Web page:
Shoop, Part III: Play Calling

Shoop, Part III: Play Calling

CHAPEL HILL, N.C. --- With an understanding of the overall philosophy of the UNC offense as explained by Coach Shoop, and his interaction with head coach Butch Davis during game week and on game days, what about the possibility for creativity within the pro-style model? As it turns out, contrary perhaps to popular belief, there is some.

Shoop confirmed that during 2008 season North Carolina experimented with a read-option package involving Anthony Parker-Boyd as the quarterback. Aside from a single play against Virginia, a run by Parker-Boyd for two yards, it didn't see the light of day, but it was something the staff worked on – and will continue to work on.

Inside Carolina's Buck Sanders sat down with UNC offensive coordinator John Shoop earlier this month for a one-on-one interview. This is Part III of a five-part series running all this week from that interview session.
Part I: Acclimation
Part II: Game Planning
Part III: Play Calling
Part IV: Thursday
Part V: Friday
"Every time you watched Ole Miss play or the Miami Dolphins play, you wonder why, ‘Man, didn't that we didn't get more of that? Why didn't we do that?' It is something we're really going to have to look hard at in the spring," Shoop said. "Sometimes great scenes are left on the editing room floor, but there's still next year."

"We're putting more in, studying every team in the country -- if somebody is doing something better than us, we've got to see it, and we've got to study it," Shoop said, while affirming UNC's commitment to a pro-style offense. "You've got to be careful, where a lot of staffs get in trouble is they lose their identity. But there is a place for it, and it may be a series, it may be a play, it may be an in and out, it may not show up at all, but we've worked on it and we're going to continue working on it. We just didn't feel it like it was ready for prime time."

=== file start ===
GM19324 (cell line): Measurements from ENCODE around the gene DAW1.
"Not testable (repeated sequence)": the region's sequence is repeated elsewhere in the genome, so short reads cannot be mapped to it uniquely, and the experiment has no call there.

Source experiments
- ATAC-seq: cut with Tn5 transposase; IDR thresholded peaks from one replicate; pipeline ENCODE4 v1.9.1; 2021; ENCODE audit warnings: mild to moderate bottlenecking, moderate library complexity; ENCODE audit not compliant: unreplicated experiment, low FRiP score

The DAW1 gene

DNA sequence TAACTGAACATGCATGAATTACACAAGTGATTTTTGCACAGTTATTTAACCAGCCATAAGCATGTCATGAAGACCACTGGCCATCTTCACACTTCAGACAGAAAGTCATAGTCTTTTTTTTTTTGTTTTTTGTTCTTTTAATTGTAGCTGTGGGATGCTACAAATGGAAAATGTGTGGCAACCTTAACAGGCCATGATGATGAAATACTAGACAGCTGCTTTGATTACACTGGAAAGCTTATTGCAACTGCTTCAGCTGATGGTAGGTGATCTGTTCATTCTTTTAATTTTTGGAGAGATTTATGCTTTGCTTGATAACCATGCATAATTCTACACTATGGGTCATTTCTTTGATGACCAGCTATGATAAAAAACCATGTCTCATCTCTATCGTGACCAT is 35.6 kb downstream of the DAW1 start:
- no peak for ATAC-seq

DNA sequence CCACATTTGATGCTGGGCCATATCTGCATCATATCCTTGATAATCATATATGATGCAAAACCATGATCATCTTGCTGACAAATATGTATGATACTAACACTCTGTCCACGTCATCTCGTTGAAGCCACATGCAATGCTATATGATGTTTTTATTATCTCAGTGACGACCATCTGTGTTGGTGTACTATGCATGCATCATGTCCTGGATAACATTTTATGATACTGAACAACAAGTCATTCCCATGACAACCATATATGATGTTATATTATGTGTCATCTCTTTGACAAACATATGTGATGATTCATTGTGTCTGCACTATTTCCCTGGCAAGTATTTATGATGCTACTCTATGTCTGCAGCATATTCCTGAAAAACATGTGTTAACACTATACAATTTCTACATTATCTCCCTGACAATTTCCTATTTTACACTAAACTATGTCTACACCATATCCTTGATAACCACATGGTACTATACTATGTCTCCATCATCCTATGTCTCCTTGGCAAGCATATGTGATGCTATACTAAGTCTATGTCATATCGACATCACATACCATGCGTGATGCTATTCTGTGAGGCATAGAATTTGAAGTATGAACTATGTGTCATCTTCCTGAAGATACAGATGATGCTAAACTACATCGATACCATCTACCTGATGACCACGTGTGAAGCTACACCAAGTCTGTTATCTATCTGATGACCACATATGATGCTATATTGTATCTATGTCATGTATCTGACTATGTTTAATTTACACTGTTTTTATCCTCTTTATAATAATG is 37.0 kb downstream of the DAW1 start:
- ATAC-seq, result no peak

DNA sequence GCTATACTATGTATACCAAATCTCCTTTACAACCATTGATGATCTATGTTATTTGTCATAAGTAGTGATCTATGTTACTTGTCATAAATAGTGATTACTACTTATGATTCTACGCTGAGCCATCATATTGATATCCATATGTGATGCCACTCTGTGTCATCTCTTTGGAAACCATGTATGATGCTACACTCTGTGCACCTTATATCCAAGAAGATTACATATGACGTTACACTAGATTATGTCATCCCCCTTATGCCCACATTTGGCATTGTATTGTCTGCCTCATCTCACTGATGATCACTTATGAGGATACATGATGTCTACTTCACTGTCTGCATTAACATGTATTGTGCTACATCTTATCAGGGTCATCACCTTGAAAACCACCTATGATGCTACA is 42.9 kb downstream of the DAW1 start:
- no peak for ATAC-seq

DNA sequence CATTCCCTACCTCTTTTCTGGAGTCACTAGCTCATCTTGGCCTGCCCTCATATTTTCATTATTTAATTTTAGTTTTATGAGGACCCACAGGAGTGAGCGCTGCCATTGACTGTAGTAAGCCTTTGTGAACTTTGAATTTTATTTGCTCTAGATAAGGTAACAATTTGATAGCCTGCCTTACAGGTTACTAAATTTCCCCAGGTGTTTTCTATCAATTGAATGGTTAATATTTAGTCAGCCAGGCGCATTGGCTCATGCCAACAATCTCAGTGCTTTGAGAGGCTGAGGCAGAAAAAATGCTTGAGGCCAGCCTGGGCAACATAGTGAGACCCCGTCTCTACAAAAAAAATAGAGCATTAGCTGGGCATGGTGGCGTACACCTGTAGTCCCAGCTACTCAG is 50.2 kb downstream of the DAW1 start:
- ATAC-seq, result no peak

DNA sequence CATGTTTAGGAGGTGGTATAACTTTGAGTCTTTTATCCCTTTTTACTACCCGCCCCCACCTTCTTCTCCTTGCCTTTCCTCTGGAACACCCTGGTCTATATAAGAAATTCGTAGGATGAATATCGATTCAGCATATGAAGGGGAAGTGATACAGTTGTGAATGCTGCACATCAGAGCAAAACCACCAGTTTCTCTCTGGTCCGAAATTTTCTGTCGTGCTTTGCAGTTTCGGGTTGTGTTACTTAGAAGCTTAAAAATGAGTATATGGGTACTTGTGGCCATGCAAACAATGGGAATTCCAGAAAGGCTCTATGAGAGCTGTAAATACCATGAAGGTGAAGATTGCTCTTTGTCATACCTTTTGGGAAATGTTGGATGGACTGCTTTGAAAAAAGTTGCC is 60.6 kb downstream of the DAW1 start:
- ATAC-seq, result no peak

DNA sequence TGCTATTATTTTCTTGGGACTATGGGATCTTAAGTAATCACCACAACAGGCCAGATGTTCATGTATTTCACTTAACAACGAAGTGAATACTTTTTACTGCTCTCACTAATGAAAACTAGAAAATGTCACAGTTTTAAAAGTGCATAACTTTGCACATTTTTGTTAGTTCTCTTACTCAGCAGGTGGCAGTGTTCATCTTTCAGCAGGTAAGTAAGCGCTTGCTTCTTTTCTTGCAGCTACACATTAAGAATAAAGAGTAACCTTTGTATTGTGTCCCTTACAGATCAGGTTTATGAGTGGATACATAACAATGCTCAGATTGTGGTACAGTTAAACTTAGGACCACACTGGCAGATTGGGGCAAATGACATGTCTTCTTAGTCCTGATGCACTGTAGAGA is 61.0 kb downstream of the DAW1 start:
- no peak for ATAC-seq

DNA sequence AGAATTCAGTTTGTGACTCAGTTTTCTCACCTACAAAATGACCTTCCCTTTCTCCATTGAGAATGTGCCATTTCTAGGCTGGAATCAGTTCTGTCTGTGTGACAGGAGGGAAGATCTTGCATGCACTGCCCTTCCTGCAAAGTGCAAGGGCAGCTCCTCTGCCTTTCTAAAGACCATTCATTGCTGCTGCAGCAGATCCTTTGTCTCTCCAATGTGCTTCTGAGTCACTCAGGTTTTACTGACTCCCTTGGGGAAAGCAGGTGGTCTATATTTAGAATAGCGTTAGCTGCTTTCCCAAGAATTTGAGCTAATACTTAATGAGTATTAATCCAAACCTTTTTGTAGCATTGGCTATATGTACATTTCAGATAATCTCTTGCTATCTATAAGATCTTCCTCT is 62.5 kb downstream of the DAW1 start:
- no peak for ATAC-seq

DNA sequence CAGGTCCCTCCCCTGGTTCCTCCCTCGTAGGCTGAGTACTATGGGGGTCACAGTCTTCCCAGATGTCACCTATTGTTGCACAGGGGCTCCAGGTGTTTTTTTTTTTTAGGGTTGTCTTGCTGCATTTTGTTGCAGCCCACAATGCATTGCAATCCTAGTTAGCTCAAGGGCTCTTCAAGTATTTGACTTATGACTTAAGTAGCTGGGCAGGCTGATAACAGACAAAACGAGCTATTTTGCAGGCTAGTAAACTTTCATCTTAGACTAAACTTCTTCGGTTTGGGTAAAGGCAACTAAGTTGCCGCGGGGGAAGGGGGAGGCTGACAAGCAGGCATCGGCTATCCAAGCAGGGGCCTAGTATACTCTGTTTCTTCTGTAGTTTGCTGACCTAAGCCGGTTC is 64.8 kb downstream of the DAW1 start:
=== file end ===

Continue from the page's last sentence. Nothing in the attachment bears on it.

It may not be just the read-option that Shoop and the offense work on next year. Even within the parameters of being a pro-style offense, he's not opposed to expanding the playbook. "I spent an hour on the phone with T.J. (Yates) today, and an hour in here yesterday with Cam (Sexton)," Shoop said. "‘Who did you like in this bowl season? Who do you think we need to study -- what quarterback, what offense? How can we get better?' Coach Davis has really created that environment for us; it's not in a lot of places. I'm anxious to get on with the offseason, get better as a staff and as a team."

There are other benefits to carving out specific roles for players, or designing a package of plays for a specific player. "When you know that you've got a package of plays that are going to be called for you, that helps morale," Shoop said.

Ryan Houston developed that type of specific role on the team last year as a short-yardage and goal line specialist. Houston scored eight touchdowns and was often in when the Tar Heels faced third-and-short. It was a role that Houston relished, and knew was his. Shoop half-jokingly talked about Houston's attitude towards his role, "The only guy who was excited that Kendric (Burney) didn't score on that interception against Boston College, where he got tackled on the one, was Ryan Houston. I kid him all the time about that. Ryan was going, "Yeah!"

As a side note, Houston's skill at converting short yardage also contributed to Shoop's favorite play of the year: Cam Sexton's touchdown run early in the fourth quarter against Notre Dame after the Irish bit on the run fake to Houston. "This is one of my favorite pictures," he said, pointing to a large photo on his office wall of Sexton hurdling a defender as he leaps into the end zone. "My wife had that framed for me. Cam really made that play work."

"Ryan got pretty good at having a nose for the goal line, so it wasn't hard to carve out that role for him," Shoop continued. "The better he got at that, the more it showed up. We tried to do it for different guys. There was a package of plays for Cooter Arnold that you saw late in the second half of the year, there is a package of plays for anybody that is showing up on the practice field that is really giving us a spark, that is doing some good things."

It is an ongoing process, and one that head coach Butch Davis and Shoop often discuss. "Coach (Davis) will say, ‘We've got to find a way to use this, this guy has a trait that is pretty good -- how can we nourish that, how can we convert that to points?" That constant search for something additional, whether it is a new wrinkle for the offense or a specialty role for a specific player seems to part of the fabric of this staff.

"If you're not a football junkie, (UNC) is not going to be the place for you," Shoop said.

Is there a play call Shoop would like to have back? Yes, more than one, but one in particular stood out for him.

"I wish I had thrown the ball down there in hindsight on the goal line against West Virginia," he reflected. "I sure wish I had thrown the ball, probably on the second down play, and we would have scored. But I kind of wanted to set an attitude, and they were a heck of a pass defense, and on the goal line, and tight red-zone, but looking at it again, we had the pass, I probably should have thrown a pass there."

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